C.C. Stewart, General Editor
University of Illinois at Urbana-Champaign
November 1, 2004
In the more than ten years that this project has been maturing I have benefited from the advice and labors of a large number of friends and colleagues, none of whom are responsible for omissions and errors that will appear in a project of this magnitude. Baba o/ Haroun may have started this project by his request for help in preserving his father’s library in Boutilimit, Mauritania; Mamadou Niang, Andrew Stewart, and Atteya Elnoory all assisted with the input of that collection on the AMMS ver.1 that, with AMMS vers.2, was written by Kazumi Hatasa. Sid Ahmad b. Ahmad Salim, and Ahmad Ould Muhammad Yahya collaborated to input the Nouakchott collection and assisted with developing an early version of our subject-matter rubrics. These subject rubrics were subsequently refined by John Hunwick who also kindly offered to use the AMMS for the input of collections at Northwestern University.
Mohammad Zouber gave us permission to photograph and input the hand-list in Timbuctu, and Raymond Taylor did that work. For the revival of this project I am deeply indebted to Jalal Al-Muhtadi who ported our data to its current Windows platform and wrote AMMS vers.3 with a new search engine that, effectively, has made it possible to place this database at the disposal of researchers at this time. Equally important has been the technical expertise of Robert Duff who re-wrote the search engine for internet access and has patiently ushered this project into world wide view. Fortuitously, Bruce Hall returned from his research in Timbuctu in 2002 in time to take on editing responsibilities for large portions of data that is now on-line and to input additional material (mainly from Niamey) to the database, and I am deeply indebted to his dedication to what has become our common project.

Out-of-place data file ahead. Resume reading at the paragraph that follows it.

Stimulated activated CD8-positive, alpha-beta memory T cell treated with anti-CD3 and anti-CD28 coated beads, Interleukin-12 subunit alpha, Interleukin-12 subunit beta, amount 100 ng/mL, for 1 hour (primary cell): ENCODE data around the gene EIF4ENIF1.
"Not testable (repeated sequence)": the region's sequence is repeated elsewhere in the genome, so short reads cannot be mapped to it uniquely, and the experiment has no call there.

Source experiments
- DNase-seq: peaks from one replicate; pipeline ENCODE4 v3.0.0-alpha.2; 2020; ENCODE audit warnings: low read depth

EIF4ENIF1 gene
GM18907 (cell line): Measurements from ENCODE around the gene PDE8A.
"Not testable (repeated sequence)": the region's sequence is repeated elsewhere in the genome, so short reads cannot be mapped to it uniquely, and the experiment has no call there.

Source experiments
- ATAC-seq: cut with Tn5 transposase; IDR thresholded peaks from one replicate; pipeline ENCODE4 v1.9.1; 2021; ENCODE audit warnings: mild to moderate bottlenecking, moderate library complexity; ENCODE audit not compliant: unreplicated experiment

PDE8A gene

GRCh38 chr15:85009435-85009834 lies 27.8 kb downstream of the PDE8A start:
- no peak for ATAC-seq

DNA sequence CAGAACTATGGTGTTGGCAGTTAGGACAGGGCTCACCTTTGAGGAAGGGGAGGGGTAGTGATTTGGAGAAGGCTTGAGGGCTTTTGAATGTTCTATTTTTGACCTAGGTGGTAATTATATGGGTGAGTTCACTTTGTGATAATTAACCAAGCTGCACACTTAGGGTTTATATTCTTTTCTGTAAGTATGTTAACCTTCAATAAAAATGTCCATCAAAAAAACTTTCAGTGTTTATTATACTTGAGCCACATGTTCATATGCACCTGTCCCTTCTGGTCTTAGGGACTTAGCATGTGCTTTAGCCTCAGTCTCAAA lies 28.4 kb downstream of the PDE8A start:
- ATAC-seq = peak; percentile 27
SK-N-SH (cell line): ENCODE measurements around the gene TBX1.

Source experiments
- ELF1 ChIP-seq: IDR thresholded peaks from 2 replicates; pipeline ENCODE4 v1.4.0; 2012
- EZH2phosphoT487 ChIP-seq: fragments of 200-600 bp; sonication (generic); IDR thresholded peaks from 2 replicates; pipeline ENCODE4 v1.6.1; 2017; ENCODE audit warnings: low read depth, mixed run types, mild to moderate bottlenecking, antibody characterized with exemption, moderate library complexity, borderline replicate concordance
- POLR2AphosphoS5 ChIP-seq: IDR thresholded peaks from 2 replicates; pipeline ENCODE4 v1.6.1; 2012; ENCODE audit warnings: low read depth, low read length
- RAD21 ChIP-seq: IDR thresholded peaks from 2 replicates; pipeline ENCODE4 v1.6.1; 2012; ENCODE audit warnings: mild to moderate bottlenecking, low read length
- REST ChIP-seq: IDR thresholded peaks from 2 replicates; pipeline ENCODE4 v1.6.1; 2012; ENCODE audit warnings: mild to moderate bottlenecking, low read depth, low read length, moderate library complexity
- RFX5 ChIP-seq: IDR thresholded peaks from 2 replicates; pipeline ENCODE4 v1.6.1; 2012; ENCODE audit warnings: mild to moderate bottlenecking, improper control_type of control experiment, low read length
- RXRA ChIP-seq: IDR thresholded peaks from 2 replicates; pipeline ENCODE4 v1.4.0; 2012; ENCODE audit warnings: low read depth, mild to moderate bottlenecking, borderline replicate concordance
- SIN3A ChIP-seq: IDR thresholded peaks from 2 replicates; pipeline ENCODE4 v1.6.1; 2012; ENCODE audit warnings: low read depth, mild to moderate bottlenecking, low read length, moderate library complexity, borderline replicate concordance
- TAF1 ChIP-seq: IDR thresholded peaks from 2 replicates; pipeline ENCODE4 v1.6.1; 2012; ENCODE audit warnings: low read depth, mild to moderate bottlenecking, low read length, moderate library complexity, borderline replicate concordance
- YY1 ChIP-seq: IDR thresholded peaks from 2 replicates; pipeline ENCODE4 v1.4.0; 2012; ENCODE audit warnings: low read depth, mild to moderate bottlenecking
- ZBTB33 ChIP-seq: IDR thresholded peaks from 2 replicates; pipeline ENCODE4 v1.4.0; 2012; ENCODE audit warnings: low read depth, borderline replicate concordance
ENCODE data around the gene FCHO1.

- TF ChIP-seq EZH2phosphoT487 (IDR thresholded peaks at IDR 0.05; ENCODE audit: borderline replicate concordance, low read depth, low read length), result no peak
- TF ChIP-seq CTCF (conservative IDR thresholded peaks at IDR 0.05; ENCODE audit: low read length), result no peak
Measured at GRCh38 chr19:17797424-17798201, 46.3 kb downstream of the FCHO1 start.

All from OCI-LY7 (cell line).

Most recently (2008-9) I have benefited enormously from advice from Mohamed Drioueche at al-Furqan Foundation and the technical expertise of Dave Mak and Mohamed Ould Elbou.